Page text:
He was also one of the first vocalists to sing the entire 12th century Sanskrit text Gita Govindam written by poet Jayadeva. He performed Jugalbandis with his contemporaries in Hindustani music – Pt. Bhimsen Joshi, Pandit Hariprasad Chaurasia, Pandit Ajoy Chakrabarty and Kishori Amonkar.
Balamuralikrishna was also an expert in playing the kanjira, mridangam, viola, and violin. Viola is basically a western instrument and Balamuralikrishna experimented it in Carnatic music and gave several solo viola concerts and also accompanied eminent musicians on the violin.
He is also credited with innovating Tala systems. He has also presented Rabindra Sangeeth for All India Radio and performed it in Dhaka, Bangladesh. He was honoured as state musician of Tamil Nadu and Andhra Pradesh and Asthana Vidwan of Sringeri Peetam and Tirumala Tirupathi Devasthanam. He performed a rare concert, for the first time in the history of TTD, in front of the ‘Maha Dwaram’ of the temple in 2008 with thousands of devotees attending the event.
He appeared as featured soloist with an award-winning British choir, performing the “Gitanjali Suite” with words from Rabindranath Tagore’s Nobel Prize-winning poetry and music by Dr. Joel, the noted UK-based Goan composer. Balamuralikrishna has sung in French, and even ventured into jazz fusion. He wanted to pursue music therapy which he was very passionate but gave it up due to paucity of funds.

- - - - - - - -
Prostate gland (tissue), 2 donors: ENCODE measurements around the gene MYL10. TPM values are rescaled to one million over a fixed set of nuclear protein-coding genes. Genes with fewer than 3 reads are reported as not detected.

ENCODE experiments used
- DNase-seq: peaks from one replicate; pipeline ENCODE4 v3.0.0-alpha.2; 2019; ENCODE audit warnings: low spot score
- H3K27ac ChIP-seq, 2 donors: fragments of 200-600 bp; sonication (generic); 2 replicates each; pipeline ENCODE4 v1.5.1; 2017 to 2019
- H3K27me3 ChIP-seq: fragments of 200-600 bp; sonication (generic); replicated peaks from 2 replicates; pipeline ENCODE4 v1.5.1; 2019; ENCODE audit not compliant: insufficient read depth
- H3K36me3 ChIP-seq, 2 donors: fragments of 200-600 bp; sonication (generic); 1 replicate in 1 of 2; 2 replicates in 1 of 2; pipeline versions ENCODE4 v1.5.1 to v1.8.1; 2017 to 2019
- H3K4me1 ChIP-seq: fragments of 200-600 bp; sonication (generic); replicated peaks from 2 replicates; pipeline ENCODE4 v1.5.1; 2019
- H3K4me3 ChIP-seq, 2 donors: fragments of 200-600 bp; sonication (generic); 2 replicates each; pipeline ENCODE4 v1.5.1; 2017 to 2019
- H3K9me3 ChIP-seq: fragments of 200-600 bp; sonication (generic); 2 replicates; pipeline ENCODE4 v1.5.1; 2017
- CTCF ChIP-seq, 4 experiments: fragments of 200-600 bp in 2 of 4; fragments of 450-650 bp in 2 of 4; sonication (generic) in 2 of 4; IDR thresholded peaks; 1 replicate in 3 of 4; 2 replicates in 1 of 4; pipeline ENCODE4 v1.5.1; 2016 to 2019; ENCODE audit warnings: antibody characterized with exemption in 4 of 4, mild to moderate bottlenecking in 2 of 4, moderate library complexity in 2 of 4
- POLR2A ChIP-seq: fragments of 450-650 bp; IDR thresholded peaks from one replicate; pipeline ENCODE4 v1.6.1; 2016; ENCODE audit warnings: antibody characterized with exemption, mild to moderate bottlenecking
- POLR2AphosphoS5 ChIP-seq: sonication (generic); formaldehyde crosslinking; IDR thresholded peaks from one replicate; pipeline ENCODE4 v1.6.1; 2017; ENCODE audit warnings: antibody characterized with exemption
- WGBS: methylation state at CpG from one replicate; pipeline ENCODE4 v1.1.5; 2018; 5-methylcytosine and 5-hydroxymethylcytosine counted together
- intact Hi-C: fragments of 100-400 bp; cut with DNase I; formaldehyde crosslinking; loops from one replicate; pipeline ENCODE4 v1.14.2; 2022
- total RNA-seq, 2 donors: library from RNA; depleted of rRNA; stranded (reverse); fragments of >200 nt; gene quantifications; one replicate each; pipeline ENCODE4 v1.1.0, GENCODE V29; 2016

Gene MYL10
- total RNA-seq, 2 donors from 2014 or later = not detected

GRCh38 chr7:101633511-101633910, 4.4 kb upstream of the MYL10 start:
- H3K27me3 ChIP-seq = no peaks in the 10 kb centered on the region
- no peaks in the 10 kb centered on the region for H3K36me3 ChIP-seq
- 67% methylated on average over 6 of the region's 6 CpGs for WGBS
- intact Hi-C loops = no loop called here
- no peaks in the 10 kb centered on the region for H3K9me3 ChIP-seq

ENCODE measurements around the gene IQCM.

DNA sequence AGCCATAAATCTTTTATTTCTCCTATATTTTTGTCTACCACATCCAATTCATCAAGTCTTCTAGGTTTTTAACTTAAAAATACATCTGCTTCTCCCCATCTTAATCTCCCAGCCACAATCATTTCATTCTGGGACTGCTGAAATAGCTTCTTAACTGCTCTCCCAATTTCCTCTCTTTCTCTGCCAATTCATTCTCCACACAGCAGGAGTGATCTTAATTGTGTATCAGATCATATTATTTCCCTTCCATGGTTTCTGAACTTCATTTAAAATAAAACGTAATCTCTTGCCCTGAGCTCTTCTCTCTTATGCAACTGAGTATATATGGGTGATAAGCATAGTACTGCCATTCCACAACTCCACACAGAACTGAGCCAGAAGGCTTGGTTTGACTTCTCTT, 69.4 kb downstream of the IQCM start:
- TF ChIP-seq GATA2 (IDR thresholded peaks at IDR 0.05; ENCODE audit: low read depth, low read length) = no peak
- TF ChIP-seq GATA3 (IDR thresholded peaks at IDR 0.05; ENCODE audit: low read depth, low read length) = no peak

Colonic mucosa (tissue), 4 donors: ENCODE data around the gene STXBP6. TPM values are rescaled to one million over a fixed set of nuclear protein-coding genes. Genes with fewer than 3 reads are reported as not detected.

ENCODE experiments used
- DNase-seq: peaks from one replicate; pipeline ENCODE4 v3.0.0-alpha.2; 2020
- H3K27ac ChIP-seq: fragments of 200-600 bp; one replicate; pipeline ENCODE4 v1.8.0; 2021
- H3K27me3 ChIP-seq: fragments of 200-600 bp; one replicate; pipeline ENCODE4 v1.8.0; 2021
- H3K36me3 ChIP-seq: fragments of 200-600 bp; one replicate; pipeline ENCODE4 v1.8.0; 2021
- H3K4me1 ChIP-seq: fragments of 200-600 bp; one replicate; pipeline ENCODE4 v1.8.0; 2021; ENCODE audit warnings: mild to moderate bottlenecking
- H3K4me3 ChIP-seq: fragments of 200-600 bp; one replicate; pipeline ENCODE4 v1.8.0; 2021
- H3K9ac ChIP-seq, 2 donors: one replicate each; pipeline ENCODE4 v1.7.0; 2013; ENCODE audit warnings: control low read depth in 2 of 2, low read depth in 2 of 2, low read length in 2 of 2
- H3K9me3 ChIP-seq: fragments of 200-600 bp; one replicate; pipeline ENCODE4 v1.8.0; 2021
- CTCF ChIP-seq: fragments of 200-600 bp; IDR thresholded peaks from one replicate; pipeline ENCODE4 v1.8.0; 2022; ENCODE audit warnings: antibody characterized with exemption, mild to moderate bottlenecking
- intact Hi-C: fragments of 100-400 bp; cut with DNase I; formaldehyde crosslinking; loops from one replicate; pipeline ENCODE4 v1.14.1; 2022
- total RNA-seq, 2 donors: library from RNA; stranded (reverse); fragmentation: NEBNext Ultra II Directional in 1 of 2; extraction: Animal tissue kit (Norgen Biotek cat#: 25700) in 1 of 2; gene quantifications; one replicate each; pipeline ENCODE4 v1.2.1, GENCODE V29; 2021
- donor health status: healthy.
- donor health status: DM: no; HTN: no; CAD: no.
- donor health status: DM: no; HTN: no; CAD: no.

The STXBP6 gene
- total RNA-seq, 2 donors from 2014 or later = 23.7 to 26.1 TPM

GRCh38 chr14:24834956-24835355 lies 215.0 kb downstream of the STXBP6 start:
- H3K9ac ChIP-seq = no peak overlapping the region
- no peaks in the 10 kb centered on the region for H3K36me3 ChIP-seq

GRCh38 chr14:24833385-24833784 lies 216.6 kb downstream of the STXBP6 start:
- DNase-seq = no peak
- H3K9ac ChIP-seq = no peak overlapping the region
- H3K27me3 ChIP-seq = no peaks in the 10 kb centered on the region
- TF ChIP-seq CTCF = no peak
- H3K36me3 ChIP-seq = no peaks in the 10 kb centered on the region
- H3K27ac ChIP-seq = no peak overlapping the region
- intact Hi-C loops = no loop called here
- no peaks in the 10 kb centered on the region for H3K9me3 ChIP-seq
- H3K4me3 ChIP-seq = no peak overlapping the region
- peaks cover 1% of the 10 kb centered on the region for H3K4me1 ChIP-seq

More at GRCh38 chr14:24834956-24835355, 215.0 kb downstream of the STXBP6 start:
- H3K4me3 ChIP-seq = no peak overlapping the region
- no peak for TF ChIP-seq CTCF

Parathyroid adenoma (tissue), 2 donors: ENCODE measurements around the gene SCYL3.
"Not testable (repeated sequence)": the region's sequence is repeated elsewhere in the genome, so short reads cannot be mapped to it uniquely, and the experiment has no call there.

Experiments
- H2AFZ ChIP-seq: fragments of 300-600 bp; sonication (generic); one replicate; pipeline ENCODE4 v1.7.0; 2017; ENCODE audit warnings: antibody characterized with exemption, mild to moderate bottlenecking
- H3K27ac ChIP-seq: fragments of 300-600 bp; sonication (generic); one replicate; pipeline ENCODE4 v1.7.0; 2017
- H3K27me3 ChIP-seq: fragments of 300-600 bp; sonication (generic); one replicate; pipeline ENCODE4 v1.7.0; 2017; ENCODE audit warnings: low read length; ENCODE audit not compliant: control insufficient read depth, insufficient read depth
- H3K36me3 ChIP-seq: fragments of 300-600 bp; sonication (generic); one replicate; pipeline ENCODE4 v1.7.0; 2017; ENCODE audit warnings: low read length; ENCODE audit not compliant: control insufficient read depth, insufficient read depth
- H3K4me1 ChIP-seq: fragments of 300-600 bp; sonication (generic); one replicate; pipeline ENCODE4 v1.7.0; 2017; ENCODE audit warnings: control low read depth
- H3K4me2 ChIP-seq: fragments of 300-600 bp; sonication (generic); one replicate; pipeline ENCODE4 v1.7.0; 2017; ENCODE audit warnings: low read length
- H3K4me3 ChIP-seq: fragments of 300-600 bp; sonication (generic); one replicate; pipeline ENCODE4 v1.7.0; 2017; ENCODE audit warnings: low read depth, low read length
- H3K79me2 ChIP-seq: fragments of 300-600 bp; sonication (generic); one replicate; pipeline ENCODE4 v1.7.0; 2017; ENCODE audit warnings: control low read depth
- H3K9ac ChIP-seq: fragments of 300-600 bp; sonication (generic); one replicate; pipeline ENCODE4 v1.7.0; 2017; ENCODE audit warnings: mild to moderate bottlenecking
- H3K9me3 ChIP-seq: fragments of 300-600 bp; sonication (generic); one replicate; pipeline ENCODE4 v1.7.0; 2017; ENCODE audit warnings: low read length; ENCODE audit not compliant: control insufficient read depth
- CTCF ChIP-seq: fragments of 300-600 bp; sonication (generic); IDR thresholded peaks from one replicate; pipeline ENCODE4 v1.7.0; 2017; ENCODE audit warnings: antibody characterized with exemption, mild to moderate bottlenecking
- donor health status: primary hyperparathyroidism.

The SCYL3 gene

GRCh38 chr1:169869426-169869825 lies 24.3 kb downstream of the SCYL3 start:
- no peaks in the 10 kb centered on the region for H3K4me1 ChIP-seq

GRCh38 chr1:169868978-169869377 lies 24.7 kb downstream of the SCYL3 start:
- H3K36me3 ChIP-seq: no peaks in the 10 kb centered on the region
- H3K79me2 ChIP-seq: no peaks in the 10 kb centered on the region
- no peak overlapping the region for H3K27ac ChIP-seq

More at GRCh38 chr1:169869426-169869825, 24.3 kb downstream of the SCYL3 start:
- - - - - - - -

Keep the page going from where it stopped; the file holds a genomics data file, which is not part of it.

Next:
Balamuralikrishna was a singer, composer, music director, actor and an instrumentalist who was an expert in playing various instruments. He was a rare musician who mastered the science of Carnatic music, followed the tradition yet was innovative with his creativity. His diction was impeccable and his voice was not only mellifluous but very expressive. His presence of mind on the stage was unique that captivated the audience.
In the words of Swami Chinmayananda, “It is not frequent that a nation discovers a Balamuralikrishna in its history”. Balamuralikrishna was a precious jewel to Bharata Mata and will continue to remain so though he passed away on 22 nd November, 2016. He was honoured with Padma Vibhushan in 1991.
Hope the government will award him Bharat Ratna posthumously by taking a corrective action for not honouring him when he was alive.